Colombia’s “Mystic of Tunja” was born Francisca Josefa on October 6, 1671. Her family were members of the local ruling elite in Tunja, magistrates and assistants to the Spanish corregidores, or district governors. Her father, Francisco Ventura de Castillo y Toledo, a jurist, had been raised in Spain. Her mother, Doña María, a criolla (creole), was the daughter of a city councilman. Francisca was one of the couple’s three daughters.
In addition to being a powerful family in New Granada (the colonial name for Colombia), the Castillos were devoutly religious. Several of Francisca’s female cousins and nieces professed vows in the community of Poor Clares in Tunja. The presence of several family members in the same religious community was not unusual in colonial Spanish America, and it ensured that the Castillos exercised influence in the affairs of both the state and Church. This proved advantageous for Francisca when she herself entered the convent of Santa Clara in 1689 and began her rise towards the position of abbess.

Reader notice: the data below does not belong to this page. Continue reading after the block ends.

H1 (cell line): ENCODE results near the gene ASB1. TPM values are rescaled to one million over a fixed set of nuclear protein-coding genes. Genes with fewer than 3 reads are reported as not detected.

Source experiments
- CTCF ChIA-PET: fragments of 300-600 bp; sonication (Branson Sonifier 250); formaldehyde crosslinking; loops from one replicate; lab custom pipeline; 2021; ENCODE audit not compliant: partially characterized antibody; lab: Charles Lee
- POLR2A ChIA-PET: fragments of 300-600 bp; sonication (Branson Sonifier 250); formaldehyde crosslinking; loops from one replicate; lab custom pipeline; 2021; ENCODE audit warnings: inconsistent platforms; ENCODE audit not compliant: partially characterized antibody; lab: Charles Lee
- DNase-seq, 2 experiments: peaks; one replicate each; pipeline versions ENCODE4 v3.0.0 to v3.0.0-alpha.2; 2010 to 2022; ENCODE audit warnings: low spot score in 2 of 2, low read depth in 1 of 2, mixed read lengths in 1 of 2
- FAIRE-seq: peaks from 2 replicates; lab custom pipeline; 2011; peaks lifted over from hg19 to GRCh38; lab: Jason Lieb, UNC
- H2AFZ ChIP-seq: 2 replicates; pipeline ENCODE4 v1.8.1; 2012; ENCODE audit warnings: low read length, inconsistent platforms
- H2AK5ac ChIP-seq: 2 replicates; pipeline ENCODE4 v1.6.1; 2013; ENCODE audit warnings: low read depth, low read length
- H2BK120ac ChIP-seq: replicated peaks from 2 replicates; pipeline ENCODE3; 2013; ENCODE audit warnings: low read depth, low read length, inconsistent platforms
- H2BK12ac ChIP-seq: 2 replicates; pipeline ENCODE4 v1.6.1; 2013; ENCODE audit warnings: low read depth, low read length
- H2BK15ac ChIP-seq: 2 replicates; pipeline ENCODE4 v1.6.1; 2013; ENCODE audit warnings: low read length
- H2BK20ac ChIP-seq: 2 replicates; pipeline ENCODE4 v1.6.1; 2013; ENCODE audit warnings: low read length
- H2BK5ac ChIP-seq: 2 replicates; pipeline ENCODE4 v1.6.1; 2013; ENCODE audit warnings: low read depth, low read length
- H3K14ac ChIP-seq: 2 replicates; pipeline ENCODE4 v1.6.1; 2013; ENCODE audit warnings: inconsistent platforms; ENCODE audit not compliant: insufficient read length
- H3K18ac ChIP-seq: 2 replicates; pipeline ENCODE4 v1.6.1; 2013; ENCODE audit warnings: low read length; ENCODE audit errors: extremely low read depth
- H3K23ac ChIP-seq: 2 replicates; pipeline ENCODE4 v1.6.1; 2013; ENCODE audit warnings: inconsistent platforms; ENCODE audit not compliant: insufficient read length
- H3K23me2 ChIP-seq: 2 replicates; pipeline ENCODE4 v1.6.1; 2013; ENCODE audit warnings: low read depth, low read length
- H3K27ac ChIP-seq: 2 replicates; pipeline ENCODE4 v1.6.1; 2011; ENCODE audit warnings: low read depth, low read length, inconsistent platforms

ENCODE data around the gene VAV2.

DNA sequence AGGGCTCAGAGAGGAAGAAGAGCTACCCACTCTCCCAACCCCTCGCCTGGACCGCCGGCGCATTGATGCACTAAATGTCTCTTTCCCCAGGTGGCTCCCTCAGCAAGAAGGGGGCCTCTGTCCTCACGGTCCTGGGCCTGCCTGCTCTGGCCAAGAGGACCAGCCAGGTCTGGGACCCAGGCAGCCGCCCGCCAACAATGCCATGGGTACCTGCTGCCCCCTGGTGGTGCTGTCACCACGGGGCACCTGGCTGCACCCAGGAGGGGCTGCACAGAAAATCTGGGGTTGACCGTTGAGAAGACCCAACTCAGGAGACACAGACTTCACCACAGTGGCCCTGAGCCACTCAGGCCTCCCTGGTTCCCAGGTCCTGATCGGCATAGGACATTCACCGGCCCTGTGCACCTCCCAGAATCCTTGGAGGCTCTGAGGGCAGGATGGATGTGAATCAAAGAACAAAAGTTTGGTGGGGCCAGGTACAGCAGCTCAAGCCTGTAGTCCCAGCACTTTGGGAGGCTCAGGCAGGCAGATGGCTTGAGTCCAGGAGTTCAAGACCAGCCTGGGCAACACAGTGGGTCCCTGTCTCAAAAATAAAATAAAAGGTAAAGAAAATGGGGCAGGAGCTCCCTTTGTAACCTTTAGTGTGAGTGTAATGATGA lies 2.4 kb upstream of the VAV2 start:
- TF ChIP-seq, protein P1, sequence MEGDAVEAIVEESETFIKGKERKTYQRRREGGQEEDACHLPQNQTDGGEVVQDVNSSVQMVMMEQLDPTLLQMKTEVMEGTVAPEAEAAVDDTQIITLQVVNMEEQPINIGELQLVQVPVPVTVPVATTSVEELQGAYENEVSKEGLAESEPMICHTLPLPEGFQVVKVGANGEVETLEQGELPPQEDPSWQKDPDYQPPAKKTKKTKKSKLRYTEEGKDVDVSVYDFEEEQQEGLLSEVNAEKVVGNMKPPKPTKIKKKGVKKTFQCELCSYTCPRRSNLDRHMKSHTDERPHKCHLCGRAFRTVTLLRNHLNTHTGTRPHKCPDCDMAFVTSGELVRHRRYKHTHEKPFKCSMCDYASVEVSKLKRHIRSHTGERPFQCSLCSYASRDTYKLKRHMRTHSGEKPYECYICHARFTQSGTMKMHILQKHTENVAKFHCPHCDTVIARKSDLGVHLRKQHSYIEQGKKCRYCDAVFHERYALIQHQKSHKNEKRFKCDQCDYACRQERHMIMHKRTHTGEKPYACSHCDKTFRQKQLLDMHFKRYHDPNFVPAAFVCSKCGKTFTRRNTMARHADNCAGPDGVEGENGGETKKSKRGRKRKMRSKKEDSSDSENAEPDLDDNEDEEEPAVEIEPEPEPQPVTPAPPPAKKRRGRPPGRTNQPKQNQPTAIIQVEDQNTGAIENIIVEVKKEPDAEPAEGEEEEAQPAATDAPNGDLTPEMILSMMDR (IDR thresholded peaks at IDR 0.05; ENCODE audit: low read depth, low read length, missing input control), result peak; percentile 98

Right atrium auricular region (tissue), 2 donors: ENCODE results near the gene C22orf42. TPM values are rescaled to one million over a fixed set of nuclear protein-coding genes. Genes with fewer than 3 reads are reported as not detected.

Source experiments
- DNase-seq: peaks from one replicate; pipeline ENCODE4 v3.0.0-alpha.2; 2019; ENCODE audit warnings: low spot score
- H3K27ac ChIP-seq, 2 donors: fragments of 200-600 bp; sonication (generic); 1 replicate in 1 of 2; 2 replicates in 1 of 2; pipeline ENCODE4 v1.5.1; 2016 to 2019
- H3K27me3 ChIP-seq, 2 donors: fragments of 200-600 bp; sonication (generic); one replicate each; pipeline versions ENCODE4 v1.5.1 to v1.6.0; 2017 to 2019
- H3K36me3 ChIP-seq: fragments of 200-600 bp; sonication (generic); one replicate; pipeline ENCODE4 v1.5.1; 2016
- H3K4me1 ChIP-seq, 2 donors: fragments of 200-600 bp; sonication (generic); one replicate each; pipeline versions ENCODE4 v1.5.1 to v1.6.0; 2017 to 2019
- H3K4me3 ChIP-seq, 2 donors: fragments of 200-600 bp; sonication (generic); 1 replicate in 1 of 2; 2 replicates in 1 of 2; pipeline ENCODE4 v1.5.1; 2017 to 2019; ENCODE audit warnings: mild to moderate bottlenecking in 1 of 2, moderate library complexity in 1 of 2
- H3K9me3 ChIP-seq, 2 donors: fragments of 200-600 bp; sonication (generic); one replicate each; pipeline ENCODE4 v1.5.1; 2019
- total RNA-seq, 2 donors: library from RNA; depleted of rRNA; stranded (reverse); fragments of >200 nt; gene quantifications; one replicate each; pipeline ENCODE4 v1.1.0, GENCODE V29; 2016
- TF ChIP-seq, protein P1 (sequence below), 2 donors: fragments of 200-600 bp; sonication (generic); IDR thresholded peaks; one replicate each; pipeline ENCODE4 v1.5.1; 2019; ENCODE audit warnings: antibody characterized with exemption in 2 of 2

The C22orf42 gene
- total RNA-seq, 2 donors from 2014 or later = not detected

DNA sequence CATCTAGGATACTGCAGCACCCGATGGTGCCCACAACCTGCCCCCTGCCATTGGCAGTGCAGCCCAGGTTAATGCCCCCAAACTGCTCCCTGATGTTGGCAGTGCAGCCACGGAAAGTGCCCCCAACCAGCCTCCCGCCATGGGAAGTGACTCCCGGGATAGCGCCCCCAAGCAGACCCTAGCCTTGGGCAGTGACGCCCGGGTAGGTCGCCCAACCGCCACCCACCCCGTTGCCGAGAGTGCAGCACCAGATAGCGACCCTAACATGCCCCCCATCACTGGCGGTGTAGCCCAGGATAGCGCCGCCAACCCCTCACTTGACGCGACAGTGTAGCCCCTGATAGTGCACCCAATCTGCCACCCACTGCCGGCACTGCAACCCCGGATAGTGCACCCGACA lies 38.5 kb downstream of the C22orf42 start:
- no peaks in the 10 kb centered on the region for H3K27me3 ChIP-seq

Other than a certificate of baptism and a few details in her autobiography, no documentation on Francisca’s life prior to entering the convent exists. We have no clear picture of her childhood, or the influences on her vocation. As a socially prominent woman, she may have been attracted to the religious community’s promise of autonomy and artistic development. We do know that when she joined the Poor Clares at age eighteen she had received a high degree of education and was soon entrusted with many of the managerial responsibilities of the convent, including bookkeeping. Francisca took the habit of novice in 1692. In 1694, she made her profession as a black veiled nun, the highest rank in her community. She was entrusted with more and more leadership, including positions as secretary, nurse, mistress of novices, parlor chaperone, director of music, and convent organist. In 1718, she was elected abbess, the first of three such elections (the others being in 1729 and 1738).